Why I'm Quitting Social Media (For A Bit)

As someone who creates things on the internet, a medium that has as almost as many detriments as benefits, I’ve found it difficult not to measure the worth of my writing based off of how many likes, comments, and shares a particular post receives.

Matters are made worse on platforms like Medium where I can see how many people have viewed a particular article, how many have read it, how many have clapped for it, and how many have highlighted certain sections. I have data about those people’s interests, about whether editors have ‘boosted’ my writing, and all sorts of other useless vanity metrics. 

Despite ‘knowing’ that none of this really matters, I am a human being with a flawed brain and incomplete sense of self. In fact, my sense of self is so fragile that these vanity metrics can throw me off my game. Both on the negative side (no one is reading) and the positive side (thousands are reading). 

Right now, I’m working on a book. Writing this book is turning out to be a tiring, ruthless slog. When it gets hard, which it does every single day, my monkey brain searches for a quick hit of a dopamine and “www.fac…” comes through my fingers as if I’m on autopilot. [Though I must admit, heading there is kind of like playing the neurochemistry version of Russian Roulette. There’s no saying what you’re gonna get when you log in. The world we live in is going bonkers 24/7.]

This is why—for the foreseeable future—I will be stepping away from social media.

I’ve done numerous ‘social media fasts’ in the last couple of years. The first few days are usually difficult. I start to realize where my addiction stems from - a deeper sense of loneliness, FOMO, boredom, disconnection, etc. After the detox period, life seems to improve overall. I’m able to focus for longer periods of time. I tap into a creative flow much easier. My sense of self starts to harden again. My relationships improve.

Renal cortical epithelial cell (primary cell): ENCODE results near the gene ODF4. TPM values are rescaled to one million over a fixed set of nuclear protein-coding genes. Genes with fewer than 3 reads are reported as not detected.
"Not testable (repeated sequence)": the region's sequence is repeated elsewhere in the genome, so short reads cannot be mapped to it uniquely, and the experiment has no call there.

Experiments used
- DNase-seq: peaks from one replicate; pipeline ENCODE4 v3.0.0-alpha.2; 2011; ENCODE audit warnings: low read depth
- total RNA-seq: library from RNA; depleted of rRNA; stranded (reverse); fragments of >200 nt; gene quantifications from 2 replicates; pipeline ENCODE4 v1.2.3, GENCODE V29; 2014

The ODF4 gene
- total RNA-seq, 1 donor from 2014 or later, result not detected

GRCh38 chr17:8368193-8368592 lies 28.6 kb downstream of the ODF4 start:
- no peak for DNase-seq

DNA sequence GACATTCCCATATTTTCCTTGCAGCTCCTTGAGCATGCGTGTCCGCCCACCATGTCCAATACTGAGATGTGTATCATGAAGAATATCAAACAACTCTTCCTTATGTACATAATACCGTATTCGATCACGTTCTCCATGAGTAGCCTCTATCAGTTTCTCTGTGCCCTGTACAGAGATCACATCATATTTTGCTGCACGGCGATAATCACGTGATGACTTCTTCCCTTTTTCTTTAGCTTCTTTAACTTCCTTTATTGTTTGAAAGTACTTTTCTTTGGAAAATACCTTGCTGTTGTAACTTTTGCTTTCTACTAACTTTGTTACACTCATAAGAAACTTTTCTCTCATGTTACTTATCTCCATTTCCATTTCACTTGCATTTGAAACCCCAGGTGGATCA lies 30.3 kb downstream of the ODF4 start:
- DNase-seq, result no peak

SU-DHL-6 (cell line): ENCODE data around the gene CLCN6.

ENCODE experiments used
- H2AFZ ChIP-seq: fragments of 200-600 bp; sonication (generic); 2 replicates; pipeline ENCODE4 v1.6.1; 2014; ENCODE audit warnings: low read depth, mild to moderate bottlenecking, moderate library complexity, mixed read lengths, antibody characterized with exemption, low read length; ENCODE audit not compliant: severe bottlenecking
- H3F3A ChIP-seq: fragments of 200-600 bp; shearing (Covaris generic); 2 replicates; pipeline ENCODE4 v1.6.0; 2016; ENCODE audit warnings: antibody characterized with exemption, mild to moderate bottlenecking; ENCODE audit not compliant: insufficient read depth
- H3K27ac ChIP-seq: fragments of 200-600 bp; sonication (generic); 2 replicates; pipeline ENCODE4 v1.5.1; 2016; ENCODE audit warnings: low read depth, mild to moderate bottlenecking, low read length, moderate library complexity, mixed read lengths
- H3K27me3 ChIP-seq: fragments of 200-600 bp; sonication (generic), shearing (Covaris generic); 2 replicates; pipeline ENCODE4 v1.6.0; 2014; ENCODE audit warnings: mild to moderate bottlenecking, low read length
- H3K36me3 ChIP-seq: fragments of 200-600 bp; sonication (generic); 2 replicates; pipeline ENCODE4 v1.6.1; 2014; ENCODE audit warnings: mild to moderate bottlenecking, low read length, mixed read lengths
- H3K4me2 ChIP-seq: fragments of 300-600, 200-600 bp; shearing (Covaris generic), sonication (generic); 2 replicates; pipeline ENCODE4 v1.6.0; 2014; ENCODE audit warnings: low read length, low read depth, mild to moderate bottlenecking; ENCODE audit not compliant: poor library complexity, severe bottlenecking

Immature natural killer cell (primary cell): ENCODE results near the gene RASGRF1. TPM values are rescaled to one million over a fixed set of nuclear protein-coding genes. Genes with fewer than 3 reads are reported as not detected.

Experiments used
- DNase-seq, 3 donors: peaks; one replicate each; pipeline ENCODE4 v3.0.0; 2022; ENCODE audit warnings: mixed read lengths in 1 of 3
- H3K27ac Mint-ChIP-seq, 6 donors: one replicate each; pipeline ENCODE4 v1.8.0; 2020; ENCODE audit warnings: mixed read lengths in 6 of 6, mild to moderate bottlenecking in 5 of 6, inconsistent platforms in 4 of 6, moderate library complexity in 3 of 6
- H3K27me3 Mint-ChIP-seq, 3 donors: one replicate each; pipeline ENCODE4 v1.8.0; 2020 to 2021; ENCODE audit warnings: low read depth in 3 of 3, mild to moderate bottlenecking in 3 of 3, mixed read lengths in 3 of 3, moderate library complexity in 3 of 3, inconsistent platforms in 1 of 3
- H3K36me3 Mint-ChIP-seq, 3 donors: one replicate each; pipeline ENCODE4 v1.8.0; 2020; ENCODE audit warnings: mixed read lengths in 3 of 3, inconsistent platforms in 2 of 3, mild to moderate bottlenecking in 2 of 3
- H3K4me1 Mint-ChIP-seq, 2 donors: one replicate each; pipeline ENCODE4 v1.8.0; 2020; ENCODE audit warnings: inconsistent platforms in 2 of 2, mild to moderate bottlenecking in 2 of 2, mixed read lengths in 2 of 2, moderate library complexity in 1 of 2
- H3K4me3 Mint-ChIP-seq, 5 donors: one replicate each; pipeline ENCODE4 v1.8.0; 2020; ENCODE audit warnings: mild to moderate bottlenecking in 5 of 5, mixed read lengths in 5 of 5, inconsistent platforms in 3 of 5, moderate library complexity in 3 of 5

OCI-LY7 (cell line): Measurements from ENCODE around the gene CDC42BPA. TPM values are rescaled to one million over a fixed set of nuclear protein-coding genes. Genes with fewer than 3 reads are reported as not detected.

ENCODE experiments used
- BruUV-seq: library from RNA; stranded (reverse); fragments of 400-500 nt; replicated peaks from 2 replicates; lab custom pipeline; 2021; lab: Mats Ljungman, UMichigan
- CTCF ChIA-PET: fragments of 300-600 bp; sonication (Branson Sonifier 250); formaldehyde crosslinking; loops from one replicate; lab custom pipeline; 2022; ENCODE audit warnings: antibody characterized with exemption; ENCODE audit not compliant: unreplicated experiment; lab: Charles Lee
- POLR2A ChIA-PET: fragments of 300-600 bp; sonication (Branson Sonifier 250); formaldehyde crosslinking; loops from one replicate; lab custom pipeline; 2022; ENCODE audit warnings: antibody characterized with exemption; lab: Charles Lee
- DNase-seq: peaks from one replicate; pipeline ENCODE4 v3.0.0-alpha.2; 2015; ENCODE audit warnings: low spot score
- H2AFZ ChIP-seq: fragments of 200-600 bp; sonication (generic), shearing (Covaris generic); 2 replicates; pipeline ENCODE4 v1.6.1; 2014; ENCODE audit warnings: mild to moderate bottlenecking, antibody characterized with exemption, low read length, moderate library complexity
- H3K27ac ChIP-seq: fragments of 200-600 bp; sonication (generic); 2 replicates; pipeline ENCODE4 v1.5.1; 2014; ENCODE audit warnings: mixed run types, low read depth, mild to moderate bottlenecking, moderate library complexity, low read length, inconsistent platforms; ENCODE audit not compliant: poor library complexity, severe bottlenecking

It’s important to note that social media has afforded me many wonderful things - most notably the $100K+ that was raised for my family via Facebook three years ago now. It’s helped me return the favor in small ways by donating to the GoFundMe pages that cross my newsfeed, and stay informed about the personal issues that people close to me are facing. 

The truth is, I enjoy writing and connecting with people like you via these platforms, but not so much the trappings - the ping in my side that tells me to go check how something is ‘performing’, the ghost vibration that begs I check my inbox just one more time this evening.

Every fibre in my being wants to live in a world that is more connected—to meaning, to each other. I want to contribute to important conversations, inspire people to think different, and support wonderful people doing inspiring things. While at first I thought social media was the only avenue to doing this, it’s become clearer that social media is the lesser ‘digital’ counterpart of the life I am striving to live. 

When it comes to work, the marginal cost of continuing - diminished attention, lack of focus, incessant chatter of the mind - far outweighs the marginal benefits that have kept me going strong.